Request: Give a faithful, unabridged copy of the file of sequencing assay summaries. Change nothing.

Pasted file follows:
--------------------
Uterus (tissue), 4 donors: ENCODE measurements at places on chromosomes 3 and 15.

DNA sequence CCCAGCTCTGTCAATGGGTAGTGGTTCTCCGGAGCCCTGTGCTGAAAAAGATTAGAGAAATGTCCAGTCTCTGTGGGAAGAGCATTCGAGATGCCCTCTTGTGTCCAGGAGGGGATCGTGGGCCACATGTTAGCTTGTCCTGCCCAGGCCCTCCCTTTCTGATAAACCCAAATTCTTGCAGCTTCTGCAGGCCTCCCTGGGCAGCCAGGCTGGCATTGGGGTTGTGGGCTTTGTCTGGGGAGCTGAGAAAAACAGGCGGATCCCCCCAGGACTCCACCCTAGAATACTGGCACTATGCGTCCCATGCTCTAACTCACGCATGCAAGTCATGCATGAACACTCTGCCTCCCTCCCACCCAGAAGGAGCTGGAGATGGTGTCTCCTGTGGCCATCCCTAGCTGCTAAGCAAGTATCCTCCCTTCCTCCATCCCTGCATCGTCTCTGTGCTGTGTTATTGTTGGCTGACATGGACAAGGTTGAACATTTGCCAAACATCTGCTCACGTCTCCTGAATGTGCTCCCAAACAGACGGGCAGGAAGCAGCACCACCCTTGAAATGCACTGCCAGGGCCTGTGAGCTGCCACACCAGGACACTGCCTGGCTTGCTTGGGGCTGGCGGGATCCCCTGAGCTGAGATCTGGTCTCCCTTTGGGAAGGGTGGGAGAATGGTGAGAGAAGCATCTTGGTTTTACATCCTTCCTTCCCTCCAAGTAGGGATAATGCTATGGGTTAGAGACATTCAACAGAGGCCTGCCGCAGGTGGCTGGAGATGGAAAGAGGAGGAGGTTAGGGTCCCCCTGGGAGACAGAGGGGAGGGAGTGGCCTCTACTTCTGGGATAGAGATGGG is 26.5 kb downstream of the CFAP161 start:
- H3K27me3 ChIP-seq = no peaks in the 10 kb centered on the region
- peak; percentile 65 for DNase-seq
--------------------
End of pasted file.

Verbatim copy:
Uterus (tissue), 4 donors: ENCODE measurements at places on chromosomes 3 and 15.

DNA sequence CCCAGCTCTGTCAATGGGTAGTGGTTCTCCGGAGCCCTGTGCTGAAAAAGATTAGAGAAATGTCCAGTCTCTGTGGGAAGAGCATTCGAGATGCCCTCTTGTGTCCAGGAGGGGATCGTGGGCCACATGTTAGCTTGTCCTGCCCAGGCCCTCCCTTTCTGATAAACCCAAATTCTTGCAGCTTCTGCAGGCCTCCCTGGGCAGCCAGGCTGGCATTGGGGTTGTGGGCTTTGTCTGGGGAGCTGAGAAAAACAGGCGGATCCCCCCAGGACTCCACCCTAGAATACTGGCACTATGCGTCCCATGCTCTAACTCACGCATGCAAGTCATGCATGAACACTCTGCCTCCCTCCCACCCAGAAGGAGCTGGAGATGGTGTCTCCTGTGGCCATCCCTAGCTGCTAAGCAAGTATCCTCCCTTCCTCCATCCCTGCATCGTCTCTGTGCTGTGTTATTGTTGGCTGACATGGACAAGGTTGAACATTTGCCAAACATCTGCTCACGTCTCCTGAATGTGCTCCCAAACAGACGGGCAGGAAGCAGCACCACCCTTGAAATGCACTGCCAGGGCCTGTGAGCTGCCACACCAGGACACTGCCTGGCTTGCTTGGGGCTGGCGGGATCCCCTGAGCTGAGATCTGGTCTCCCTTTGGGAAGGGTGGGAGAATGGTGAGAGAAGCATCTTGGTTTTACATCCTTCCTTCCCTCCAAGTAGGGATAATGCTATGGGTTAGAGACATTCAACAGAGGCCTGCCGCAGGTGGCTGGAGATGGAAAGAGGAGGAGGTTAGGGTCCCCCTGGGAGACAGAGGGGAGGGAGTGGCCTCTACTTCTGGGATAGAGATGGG is 26.5 kb downstream of the CFAP161 start:
- H3K27me3 ChIP-seq = no peaks in the 10 kb centered on the region
- peak; percentile 65 for DNase-seq